What first attracted you to horror writing?
I’ve always been a huge fan of horror, particularly the classic horror films from the 40’s, as well as Hammer Horror films. In many ways, most of what I have done in my life — from music and computer games, all the way to my books — somehow always seems to have some sort of a classic horror tie-in. So, for me it was only natural to pick a classic horror setting as the basis for my writing. For a moment there was sort of a struggle to perhaps write high fantasy instead, but I was a bit tired of the elves and dwarves at the time — maybe still a lingering effect of years of The Lord of the Rings exposure from the movies. Therefore I settled upon a Victorian Era horror setting which was ripe with ideas from the beginning. I mean, nothing says horror more than the fog-shrouded streets of London…
The Jason Dark series is the largest project I’ve been putting out. So far, the series consists of ten different supernatural mysteries, each surrounding a resourceful and fearless ghost hunter in Victorian England. It is a fun playground and I enjoy working in the Jason Dark universe as each of the adventures allows me to tell an exciting story with a familiar cast of main characters, while being entirely unrestricted when it comes to picking themes and plots. As a result, each Jason Dark adventure is an exciting thrill ride, with one story covering vampires, another one zombies or demons, the next one ghosts, another one a witch and her spells, while the next story is about opening the gates of hell.
What are you working on now?
I am currently writing a modern day – currently untitled – thriller. As much as I enjoy writing the Jason Dark mysteries and though I love the horror genre, I do have a lot of ideas also for projects and stories in other genres. A thriller has been long on my to-do list, so after finishing the tenth Jason Dark story, Curse of Kali, I decided it was time to finally give it a shot.
Who do you admire in the horror world?
I am a huge fan of classic horror and the icons it created, such as Boris Karloff, Bela Lugosi, Vincent Price and Christopher Lee, along with the icons behind the camera, such as James Whale, Roger Corman, and Terence Fisher, to name just a few.
But there are so many more — Coppola’s Dracula and Gary Oldman’s portrayal of him was just staggering in my opinion, and the zombie movies of George A. Romero and Lucio Fulci are simply untouchable. John Carpenter will always have a special place in my heart. The Fog is still one of the most hauntingly beautiful and eerie films in my mind.
Interestingly enough, while I watch a decent amount of horror, I do not read a lot of horror. Here and there, yes, but when it comes to reading I seem to prefer other genres such as thrillers and historical fiction over horror reads.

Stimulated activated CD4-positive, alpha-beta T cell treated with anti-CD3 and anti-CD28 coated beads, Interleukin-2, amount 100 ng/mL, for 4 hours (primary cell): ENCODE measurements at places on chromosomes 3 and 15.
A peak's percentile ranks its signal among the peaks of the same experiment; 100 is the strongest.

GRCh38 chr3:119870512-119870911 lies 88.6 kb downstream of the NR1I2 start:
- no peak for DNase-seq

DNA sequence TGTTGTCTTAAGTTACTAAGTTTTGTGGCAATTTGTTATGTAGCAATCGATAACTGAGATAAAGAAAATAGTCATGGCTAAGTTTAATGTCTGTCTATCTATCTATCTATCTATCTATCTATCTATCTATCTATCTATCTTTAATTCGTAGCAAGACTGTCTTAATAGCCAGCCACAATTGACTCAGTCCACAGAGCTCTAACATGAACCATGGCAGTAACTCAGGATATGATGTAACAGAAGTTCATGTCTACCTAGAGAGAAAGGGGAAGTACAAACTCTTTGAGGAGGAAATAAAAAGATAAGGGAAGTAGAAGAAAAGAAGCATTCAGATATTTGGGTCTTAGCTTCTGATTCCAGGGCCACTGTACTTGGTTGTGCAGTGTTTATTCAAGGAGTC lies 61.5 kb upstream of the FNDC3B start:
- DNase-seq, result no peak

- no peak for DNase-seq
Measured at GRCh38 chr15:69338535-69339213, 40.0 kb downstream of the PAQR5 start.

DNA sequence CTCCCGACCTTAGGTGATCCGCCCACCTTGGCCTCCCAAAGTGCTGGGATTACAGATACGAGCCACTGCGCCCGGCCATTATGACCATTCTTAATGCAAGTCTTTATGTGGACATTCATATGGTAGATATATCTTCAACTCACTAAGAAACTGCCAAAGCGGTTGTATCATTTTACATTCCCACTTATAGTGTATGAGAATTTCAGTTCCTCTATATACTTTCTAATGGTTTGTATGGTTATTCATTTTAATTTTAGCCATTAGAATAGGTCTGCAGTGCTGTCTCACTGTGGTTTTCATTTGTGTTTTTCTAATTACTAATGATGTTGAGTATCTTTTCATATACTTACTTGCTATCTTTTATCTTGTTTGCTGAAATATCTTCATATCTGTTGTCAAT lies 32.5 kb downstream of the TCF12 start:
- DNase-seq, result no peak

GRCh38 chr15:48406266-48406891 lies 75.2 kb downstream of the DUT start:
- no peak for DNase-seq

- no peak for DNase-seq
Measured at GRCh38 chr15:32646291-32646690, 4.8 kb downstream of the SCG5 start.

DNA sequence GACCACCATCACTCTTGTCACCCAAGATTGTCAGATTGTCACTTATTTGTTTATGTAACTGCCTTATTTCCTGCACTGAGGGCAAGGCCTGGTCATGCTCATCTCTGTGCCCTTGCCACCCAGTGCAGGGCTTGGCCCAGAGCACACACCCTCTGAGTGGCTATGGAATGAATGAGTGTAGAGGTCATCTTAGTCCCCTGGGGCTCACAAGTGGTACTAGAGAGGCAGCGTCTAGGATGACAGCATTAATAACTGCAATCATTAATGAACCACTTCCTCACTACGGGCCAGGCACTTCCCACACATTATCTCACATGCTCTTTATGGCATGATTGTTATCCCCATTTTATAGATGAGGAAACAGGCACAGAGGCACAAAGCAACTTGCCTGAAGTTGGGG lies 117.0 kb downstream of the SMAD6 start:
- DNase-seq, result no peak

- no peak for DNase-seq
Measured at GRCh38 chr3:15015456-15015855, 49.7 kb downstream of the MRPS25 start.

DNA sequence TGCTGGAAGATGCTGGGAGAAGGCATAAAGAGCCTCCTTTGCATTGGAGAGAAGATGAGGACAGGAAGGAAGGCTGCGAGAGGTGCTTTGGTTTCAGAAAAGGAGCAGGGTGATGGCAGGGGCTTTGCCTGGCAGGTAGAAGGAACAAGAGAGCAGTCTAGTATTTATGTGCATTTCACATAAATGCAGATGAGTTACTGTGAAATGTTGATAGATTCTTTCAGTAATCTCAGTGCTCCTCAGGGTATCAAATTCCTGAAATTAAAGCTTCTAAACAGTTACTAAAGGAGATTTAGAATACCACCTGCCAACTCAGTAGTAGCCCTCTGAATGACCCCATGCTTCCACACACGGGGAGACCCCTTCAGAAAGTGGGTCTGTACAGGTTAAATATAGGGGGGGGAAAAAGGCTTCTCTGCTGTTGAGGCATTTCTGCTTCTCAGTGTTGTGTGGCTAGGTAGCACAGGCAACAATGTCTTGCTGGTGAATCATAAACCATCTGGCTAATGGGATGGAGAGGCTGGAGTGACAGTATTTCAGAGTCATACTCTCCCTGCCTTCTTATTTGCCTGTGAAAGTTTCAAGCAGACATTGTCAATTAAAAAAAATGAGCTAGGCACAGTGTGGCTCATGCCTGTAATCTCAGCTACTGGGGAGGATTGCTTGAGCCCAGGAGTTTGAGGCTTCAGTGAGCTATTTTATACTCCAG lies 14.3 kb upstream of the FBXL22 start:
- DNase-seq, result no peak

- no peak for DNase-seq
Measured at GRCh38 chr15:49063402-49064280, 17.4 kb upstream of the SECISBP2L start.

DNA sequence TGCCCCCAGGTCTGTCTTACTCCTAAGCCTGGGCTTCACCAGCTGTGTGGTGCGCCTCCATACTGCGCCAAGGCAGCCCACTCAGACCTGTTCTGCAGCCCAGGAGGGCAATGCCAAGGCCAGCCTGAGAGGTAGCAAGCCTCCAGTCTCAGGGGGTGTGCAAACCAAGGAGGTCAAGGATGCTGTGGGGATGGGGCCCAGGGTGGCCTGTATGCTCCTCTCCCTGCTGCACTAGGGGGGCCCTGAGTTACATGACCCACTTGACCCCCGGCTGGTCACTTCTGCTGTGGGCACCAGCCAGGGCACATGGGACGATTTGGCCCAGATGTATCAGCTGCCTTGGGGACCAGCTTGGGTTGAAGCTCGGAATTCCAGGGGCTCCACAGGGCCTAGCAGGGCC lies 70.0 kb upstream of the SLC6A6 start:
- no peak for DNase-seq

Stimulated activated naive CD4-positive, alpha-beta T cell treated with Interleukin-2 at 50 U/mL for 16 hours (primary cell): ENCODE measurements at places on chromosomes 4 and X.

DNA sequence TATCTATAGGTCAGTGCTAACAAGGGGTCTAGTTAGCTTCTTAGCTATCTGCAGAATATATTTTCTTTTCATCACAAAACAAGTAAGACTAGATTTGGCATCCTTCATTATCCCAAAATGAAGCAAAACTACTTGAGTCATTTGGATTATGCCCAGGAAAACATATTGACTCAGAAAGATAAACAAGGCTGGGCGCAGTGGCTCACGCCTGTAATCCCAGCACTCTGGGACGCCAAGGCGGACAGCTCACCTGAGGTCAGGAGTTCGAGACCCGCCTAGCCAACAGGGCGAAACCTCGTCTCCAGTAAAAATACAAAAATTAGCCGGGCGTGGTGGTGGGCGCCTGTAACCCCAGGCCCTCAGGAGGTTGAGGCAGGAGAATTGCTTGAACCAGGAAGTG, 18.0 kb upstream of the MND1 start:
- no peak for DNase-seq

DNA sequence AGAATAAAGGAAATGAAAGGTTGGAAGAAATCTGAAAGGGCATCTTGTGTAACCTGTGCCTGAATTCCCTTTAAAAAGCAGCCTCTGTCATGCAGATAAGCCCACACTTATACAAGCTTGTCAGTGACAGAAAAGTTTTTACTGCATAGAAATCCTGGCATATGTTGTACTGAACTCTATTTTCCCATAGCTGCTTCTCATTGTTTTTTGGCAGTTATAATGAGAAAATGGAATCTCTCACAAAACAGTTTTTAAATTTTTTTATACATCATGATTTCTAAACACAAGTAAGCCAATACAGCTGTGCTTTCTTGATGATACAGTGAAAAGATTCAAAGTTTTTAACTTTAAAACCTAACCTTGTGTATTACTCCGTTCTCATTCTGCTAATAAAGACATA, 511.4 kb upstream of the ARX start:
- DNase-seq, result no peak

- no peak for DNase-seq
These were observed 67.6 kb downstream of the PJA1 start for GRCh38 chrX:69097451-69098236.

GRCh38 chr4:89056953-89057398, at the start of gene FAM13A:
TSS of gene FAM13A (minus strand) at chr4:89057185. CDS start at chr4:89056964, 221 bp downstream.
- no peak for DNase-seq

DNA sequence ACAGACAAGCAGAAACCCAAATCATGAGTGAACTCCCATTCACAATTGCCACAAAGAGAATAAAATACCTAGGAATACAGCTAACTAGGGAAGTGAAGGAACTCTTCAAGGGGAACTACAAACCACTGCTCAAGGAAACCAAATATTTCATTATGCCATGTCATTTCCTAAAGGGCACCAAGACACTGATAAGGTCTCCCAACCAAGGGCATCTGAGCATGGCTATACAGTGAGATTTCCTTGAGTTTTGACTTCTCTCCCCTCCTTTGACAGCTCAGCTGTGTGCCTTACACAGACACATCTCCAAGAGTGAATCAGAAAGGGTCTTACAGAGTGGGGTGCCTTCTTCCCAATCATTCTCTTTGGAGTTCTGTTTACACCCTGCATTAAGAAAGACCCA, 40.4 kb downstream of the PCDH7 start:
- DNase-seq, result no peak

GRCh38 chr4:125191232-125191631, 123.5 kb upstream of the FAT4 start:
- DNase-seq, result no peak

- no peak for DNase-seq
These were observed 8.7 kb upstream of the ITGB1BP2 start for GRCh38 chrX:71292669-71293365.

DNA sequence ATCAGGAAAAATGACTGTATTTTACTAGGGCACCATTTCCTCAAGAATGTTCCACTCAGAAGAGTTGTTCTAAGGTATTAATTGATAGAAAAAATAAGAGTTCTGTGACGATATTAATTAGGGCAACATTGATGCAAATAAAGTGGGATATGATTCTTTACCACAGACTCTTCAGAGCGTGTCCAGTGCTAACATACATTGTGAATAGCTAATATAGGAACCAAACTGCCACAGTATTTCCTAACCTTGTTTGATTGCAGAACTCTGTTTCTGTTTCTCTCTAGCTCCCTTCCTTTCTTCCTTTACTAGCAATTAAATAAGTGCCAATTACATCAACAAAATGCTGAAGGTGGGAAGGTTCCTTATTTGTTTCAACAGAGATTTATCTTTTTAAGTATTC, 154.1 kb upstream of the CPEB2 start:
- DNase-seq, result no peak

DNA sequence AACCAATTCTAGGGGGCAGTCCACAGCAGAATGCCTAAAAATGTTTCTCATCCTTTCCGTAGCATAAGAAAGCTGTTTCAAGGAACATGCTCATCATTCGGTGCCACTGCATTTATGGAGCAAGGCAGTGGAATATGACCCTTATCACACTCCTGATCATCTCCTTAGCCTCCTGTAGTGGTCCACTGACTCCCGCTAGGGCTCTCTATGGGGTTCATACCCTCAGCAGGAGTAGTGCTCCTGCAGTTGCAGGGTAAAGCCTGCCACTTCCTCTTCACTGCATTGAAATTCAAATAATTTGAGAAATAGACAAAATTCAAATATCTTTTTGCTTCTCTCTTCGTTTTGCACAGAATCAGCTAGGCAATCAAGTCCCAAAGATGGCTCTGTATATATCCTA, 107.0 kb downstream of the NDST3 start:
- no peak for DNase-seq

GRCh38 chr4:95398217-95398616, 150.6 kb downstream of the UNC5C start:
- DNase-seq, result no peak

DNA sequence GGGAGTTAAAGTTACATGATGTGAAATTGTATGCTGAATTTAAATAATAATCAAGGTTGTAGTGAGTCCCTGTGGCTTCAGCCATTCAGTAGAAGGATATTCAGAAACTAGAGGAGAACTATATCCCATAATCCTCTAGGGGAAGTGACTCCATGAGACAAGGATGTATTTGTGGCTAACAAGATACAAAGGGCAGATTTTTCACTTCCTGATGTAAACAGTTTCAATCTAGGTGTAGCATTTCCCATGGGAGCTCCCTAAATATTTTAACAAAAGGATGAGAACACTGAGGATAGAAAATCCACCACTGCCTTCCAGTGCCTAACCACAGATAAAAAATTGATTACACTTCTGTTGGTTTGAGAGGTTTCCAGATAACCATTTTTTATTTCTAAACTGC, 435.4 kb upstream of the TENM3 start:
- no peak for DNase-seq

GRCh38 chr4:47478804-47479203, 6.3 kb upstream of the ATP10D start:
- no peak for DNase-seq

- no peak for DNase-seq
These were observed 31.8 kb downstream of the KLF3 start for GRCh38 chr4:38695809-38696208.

Do you prefer all out gore or psychological chills?
While I am not adverse to splatter and gore, I’m usually someone who prefers horror on a more psychological level. I am a firm believer that the images conjured up by our imagination are so much more powerful and horrifying than stuff we can write. However, gore does have its place when used properly, and when the story demands it I will write gore. It is not, however, the first tool I will pull out of my bag of tricks when I try to create horror. My first tool of choice will always be atmosphere and the suggestion of horrors.
Why should people read your work?
My Jason Dark stories have been written out of a passion and I believe that passion shows in the stories. They are designed to be action packed mysteries that are like a thrill ride in that the action never really stops. I keep them deliberately short. While that means the stories won’t have a lot of backstory, it allows me to really grab readers by the collar and drag them along for the ride. But even those readers looking for backstory will find it in the series as a whole, as they can see how the world and characters evolve and as small bits of background information are filled in bit by bit in every story.
I think it is important to point out that people do not have to read these books in sequence. Each one is a complete story on its own and the concept is to allow people to pick and choose the stories that appeal to them the most. If you want to read a mad scientist story, grab Dr. Prometheus, if you love undead Templars, Ghosts Templar would have to be your first pick, and if you love dark, Lovecraftian stories, Terrorlord should be your preference.
Recommend a book.
A book, I feel every fan of supernatural mysteries should read is Mark Frost’s The List of Seven. It is a riveting read, full of surprises and a very cool mystery to boot, spiced with a cast of familiar characters drawn from history and literature. It is the book in my collection that I have re-read the most. I seem to turn to it at least once a year.